Richard Hightower is the new special teams' coordinator with the Chicago Bears, too. Former tight ends coach and assistant head coach Jon Embree could be on his way to the Broncos. He’s interviewing with Denver this week.
Now, when you go to the 49ers team page and look at their coaching staff, three of the first five coaches won’t be with the team in 2022. The sixth one, Butch Barry, assistant offensive line coach, joined the Broncos staff.
Head coach Kyle Shanahan can promote from within to a degree, but he won’t have a choice to go outside of the building to add coaches to the roster based on the losses so far this offseason.
Offensive passing game specialist Bobby Slowik figures to be the most straightforward in-house replacement for McDaniel as offensive coordinator. Slowik has been in the NFL for eight years and also worked in Washington.
I mention Slowik over quarterbacks coach Rich Scangarello as I don’t know if he’s a good fit for what the 49ers want to do. Also, Scangarello hasn’t exactly had success wherever he’s gone. So it may be time to start over at the quarterback coach position.
The challenge replacing McDaniel
Sports Illustrated’s Albert Breer wrote a piece that highlighted the duties McDaniel had leading up to the game:
McDaniel was the only one he took to work under him at all five of his NFL stops as a coordinator or head coach (Texans, Washington, Browns, Falcons, 49ers). And in each of those places, Shanahan had no issue delegating to McDaniel, which is a good a sign of his trust in a guy he first got to know as a ball boy for his dad’s Broncos teams.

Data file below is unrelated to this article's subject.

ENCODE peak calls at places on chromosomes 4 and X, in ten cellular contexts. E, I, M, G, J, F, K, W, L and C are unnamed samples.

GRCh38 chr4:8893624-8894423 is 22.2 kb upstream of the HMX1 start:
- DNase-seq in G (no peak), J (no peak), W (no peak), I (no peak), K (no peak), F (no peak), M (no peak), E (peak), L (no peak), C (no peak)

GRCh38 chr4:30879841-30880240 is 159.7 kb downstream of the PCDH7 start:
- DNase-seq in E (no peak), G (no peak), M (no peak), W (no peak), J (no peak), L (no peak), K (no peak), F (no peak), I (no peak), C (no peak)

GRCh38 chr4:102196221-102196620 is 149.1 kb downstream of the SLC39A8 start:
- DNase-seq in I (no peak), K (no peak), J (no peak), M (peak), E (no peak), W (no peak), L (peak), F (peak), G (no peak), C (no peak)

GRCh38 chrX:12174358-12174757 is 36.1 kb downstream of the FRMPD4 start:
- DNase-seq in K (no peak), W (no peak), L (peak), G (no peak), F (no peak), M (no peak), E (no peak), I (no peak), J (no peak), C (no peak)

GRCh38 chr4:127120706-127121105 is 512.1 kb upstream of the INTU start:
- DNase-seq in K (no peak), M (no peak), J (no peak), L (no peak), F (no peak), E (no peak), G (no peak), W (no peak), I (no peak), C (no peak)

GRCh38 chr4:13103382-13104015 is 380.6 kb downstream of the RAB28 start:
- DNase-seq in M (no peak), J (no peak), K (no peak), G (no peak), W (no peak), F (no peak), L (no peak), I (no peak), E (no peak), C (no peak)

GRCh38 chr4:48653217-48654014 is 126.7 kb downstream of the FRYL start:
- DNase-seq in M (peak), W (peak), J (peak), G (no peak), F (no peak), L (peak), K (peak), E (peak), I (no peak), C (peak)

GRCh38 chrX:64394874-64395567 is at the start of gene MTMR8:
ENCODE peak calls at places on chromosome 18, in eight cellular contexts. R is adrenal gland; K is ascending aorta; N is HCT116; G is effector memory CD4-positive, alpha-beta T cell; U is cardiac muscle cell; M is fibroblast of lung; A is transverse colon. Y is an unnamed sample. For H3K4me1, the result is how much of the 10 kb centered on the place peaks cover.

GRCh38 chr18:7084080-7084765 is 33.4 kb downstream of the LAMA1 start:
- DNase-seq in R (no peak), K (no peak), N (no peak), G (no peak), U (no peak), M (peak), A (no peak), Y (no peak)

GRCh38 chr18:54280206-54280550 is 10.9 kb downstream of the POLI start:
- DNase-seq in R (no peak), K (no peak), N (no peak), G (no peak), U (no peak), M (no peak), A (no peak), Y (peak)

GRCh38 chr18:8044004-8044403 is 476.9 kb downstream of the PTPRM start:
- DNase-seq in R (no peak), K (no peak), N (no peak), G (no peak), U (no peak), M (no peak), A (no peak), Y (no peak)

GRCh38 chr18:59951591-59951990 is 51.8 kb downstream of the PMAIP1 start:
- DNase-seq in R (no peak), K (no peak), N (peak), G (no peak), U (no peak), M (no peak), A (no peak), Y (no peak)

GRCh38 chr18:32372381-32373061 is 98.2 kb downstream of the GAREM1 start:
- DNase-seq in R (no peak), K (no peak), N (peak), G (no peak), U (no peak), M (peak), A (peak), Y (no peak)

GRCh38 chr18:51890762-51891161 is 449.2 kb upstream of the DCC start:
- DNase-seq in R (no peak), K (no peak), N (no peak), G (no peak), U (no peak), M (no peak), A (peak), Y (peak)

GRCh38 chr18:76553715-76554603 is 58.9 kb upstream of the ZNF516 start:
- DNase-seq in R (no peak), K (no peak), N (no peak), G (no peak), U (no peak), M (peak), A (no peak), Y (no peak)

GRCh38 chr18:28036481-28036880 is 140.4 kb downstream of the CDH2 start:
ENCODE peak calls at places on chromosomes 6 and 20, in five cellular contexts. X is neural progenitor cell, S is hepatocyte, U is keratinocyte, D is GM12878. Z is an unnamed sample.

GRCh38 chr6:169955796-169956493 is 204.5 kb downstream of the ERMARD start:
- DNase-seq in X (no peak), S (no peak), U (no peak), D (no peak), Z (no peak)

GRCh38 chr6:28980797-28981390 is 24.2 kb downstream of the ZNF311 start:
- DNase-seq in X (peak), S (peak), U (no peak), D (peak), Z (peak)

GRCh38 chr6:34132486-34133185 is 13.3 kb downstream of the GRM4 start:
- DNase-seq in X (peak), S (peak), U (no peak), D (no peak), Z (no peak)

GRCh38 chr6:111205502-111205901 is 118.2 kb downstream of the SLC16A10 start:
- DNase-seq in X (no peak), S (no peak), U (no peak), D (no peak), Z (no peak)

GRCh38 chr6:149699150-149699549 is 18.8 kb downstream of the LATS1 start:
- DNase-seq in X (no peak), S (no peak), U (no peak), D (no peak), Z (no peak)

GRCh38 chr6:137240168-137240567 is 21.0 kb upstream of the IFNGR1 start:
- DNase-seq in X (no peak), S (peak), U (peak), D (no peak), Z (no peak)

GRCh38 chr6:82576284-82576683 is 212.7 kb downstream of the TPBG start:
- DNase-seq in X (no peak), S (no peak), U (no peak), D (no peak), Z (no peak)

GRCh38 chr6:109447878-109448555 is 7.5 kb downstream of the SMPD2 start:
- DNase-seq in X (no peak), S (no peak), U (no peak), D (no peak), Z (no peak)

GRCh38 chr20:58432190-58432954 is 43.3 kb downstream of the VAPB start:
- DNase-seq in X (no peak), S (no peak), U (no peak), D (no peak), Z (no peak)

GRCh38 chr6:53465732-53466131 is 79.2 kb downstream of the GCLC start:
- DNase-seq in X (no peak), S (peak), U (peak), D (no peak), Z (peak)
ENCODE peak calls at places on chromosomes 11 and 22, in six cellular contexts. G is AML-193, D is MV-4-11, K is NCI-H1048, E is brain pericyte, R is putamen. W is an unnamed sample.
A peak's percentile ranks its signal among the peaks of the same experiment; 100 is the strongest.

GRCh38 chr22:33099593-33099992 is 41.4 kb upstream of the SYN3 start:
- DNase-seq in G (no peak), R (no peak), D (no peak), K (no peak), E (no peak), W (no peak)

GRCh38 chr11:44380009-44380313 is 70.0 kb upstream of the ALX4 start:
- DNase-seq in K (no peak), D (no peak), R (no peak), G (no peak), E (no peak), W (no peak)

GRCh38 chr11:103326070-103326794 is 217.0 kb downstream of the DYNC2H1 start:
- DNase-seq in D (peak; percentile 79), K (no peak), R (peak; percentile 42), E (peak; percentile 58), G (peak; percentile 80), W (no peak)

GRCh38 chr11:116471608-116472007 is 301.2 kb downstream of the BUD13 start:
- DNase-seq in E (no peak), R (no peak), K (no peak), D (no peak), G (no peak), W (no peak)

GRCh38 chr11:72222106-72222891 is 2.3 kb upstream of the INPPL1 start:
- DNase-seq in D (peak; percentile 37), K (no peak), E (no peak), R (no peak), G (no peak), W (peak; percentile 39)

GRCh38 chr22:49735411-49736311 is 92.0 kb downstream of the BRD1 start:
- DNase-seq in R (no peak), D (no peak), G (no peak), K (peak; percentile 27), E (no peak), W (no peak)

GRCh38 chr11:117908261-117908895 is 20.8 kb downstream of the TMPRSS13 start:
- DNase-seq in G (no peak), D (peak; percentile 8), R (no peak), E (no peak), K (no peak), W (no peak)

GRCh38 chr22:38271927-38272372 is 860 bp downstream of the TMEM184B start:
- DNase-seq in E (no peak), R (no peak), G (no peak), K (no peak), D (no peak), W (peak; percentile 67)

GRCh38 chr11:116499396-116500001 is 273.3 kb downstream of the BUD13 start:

In San Francisco over the last few years, Shanahan would spend Mondays and Tuesdays almost exclusively on the passing game, going to work with top lieutenants like former pass-game coordinator Mike LaFleur, while McDaniel was left to draw up the team’s run game for the week.
By the time Wednesday rolled around, what McDaniel would draw up could be so inventive that it’d take a couple of days for the other guys on the staff to wrap their heads around what he was thinking. But Shanahan had so much trust in McDaniel that he gave him great latitude to roll with those sorts of ideas—and they paid off with one of the NFL’s best run games.
The offense is Shanahan’s baby. So, for him to give McDaniel the keys to the running game, the staple of the 49ers offense, and walk away, knowing McDaniel would get the job done, speaks volumes to the caliber of coach McDaniel is.
Of course, that trust has been earned through a decade-plus of working with each other. Shanahan has his work cut out for him. We’ll see what Anthony Lynn brings to the table. I’m curious if Shanahan will take on a bigger role in offensive meetings and preparation now that McDaniel is gone.
Time will tell. We’ll also have a better idea based on which coaches Shanahan decides to hire. There hasn’t been an announcement about a press conference for Shanahan or John Lynch. When asked about the potential of replacing McDaniel last Monday during their exit interviews, both Shanahan and Lynch ignored the question.